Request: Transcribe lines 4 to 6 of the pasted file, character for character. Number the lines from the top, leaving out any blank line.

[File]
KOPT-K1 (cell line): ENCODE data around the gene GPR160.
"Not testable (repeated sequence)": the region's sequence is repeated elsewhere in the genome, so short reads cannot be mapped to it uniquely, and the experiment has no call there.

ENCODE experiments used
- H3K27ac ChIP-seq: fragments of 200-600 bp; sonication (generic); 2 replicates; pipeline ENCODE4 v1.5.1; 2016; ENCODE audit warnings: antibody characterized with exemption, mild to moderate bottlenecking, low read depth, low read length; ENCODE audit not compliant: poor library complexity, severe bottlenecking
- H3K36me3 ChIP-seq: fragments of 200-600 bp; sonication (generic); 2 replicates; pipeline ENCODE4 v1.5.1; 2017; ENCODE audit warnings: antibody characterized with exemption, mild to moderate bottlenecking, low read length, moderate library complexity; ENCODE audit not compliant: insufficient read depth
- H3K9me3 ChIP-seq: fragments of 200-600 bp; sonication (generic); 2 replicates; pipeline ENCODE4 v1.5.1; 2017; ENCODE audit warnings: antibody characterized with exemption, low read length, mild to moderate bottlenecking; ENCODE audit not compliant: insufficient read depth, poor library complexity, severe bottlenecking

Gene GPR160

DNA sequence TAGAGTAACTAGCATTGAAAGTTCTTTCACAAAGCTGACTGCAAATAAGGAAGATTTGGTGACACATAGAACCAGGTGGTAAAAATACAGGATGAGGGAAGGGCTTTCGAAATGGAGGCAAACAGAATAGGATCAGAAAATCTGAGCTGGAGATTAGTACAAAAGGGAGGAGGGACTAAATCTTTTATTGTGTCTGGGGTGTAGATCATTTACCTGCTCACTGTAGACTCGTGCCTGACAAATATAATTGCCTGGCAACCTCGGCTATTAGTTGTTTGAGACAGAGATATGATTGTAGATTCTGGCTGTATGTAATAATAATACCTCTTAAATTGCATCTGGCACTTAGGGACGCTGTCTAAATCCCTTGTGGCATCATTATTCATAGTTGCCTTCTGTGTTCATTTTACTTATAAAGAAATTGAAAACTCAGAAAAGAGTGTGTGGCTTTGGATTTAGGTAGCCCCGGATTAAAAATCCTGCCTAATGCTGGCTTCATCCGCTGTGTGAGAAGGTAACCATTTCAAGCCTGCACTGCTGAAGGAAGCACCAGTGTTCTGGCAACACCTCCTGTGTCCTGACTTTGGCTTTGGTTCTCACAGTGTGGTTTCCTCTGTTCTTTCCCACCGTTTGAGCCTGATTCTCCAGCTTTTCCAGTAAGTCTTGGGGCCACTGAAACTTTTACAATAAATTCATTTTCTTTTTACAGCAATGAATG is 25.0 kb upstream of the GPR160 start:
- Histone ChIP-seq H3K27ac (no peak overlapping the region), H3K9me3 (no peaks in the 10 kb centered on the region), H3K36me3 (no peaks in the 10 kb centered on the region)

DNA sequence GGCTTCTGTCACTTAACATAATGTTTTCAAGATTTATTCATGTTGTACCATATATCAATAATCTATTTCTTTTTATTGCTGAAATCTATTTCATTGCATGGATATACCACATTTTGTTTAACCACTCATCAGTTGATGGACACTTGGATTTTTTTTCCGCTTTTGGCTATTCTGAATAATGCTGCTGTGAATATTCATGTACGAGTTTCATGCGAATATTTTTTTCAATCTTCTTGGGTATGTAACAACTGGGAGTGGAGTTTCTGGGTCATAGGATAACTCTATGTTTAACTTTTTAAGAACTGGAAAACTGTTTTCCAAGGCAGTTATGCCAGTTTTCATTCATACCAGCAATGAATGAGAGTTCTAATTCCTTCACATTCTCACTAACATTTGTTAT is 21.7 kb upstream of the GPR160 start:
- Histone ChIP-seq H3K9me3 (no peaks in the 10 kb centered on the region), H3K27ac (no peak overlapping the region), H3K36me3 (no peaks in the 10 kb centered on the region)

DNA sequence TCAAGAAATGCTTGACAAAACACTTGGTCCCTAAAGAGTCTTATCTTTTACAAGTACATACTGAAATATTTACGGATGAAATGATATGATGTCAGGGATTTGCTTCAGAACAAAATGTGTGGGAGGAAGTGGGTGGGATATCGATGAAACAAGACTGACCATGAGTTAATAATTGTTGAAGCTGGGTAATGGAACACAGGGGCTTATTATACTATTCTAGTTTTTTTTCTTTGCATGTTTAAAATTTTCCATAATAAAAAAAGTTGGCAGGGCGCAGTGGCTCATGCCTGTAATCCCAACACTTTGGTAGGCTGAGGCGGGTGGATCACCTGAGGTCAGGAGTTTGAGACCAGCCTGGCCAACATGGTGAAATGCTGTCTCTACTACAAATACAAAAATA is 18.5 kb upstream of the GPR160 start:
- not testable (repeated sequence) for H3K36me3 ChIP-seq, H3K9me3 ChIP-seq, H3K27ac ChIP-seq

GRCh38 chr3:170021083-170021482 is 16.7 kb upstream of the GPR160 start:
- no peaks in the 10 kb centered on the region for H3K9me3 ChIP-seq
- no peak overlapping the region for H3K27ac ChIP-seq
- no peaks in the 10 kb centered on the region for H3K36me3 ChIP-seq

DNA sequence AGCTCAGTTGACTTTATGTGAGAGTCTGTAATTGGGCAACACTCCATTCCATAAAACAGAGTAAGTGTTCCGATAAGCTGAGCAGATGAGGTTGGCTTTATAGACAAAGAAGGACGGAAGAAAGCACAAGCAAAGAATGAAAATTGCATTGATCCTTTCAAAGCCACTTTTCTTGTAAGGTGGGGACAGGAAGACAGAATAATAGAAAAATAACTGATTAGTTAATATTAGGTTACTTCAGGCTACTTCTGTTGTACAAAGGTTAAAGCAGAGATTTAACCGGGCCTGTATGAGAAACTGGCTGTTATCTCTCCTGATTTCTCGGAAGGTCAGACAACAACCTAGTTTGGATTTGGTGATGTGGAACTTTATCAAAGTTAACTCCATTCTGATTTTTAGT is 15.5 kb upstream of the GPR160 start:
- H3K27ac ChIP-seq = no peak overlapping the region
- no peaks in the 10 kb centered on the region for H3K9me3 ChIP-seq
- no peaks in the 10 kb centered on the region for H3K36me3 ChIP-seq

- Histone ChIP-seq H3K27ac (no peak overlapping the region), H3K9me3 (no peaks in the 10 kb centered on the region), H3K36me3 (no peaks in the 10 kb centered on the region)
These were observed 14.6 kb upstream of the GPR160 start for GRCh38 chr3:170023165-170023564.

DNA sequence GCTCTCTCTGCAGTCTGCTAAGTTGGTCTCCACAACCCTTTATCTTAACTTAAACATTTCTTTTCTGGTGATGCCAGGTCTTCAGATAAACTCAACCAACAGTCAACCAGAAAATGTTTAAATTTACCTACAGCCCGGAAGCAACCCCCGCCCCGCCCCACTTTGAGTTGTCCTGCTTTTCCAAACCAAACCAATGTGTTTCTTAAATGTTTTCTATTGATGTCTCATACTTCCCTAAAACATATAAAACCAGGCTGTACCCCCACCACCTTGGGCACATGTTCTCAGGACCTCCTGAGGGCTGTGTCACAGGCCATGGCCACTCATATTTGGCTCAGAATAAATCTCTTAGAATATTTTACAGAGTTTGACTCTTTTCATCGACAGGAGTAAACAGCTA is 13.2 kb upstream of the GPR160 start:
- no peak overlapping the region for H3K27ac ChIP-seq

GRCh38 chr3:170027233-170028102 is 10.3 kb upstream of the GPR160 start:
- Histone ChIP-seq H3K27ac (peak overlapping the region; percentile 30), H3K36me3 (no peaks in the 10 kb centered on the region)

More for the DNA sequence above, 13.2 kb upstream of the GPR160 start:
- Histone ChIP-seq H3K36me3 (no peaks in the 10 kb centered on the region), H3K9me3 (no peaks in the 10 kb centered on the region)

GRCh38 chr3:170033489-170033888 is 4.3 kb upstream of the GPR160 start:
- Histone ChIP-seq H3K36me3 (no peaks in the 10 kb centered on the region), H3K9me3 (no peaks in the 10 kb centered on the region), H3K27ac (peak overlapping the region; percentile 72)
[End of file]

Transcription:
- H3K27ac ChIP-seq: fragments of 200-600 bp; sonication (generic); 2 replicates; pipeline ENCODE4 v1.5.1; 2016; ENCODE audit warnings: antibody characterized with exemption, mild to moderate bottlenecking, low read depth, low read length; ENCODE audit not compliant: poor library complexity, severe bottlenecking
- H3K36me3 ChIP-seq: fragments of 200-600 bp; sonication (generic); 2 replicates; pipeline ENCODE4 v1.5.1; 2017; ENCODE audit warnings: antibody characterized with exemption, mild to moderate bottlenecking, low read length, moderate library complexity; ENCODE audit not compliant: insufficient read depth
- H3K9me3 ChIP-seq: fragments of 200-600 bp; sonication (generic); 2 replicates; pipeline ENCODE4 v1.5.1; 2017; ENCODE audit warnings: antibody characterized with exemption, low read length, mild to moderate bottlenecking; ENCODE audit not compliant: insufficient read depth, poor library complexity, severe bottlenecking